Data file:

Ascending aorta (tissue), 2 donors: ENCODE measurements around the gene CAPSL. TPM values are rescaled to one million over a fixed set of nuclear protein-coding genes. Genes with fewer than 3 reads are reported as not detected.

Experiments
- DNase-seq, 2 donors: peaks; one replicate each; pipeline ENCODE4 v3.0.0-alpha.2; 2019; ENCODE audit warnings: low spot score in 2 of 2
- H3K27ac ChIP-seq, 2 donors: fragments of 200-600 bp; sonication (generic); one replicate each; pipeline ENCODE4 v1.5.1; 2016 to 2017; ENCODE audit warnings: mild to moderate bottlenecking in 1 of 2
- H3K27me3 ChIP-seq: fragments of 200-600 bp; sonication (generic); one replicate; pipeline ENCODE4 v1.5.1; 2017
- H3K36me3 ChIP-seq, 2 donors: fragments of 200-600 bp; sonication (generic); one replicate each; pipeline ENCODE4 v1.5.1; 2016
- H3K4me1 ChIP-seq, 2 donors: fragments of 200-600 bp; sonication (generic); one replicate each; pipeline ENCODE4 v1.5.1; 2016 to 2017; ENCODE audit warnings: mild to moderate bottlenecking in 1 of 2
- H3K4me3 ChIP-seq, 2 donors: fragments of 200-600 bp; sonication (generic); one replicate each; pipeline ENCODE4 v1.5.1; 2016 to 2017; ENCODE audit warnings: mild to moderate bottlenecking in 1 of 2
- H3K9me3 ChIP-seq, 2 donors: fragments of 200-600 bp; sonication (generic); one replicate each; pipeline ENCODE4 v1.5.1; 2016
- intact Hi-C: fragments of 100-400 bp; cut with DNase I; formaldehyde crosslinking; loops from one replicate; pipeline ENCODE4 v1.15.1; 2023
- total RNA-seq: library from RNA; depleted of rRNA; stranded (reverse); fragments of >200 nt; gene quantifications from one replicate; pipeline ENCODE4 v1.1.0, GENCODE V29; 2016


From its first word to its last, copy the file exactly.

Ascending aorta (tissue), 2 donors: ENCODE measurements around the gene CAPSL. TPM values are rescaled to one million over a fixed set of nuclear protein-coding genes. Genes with fewer than 3 reads are reported as not detected.

Experiments
- DNase-seq, 2 donors: peaks; one replicate each; pipeline ENCODE4 v3.0.0-alpha.2; 2019; ENCODE audit warnings: low spot score in 2 of 2
- H3K27ac ChIP-seq, 2 donors: fragments of 200-600 bp; sonication (generic); one replicate each; pipeline ENCODE4 v1.5.1; 2016 to 2017; ENCODE audit warnings: mild to moderate bottlenecking in 1 of 2
- H3K27me3 ChIP-seq: fragments of 200-600 bp; sonication (generic); one replicate; pipeline ENCODE4 v1.5.1; 2017
- H3K36me3 ChIP-seq, 2 donors: fragments of 200-600 bp; sonication (generic); one replicate each; pipeline ENCODE4 v1.5.1; 2016
- H3K4me1 ChIP-seq, 2 donors: fragments of 200-600 bp; sonication (generic); one replicate each; pipeline ENCODE4 v1.5.1; 2016 to 2017; ENCODE audit warnings: mild to moderate bottlenecking in 1 of 2
- H3K4me3 ChIP-seq, 2 donors: fragments of 200-600 bp; sonication (generic); one replicate each; pipeline ENCODE4 v1.5.1; 2016 to 2017; ENCODE audit warnings: mild to moderate bottlenecking in 1 of 2
- H3K9me3 ChIP-seq, 2 donors: fragments of 200-600 bp; sonication (generic); one replicate each; pipeline ENCODE4 v1.5.1; 2016
- intact Hi-C: fragments of 100-400 bp; cut with DNase I; formaldehyde crosslinking; loops from one replicate; pipeline ENCODE4 v1.15.1; 2023
- total RNA-seq: library from RNA; depleted of rRNA; stranded (reverse); fragments of >200 nt; gene quantifications from one replicate; pipeline ENCODE4 v1.1.0, GENCODE V29; 2016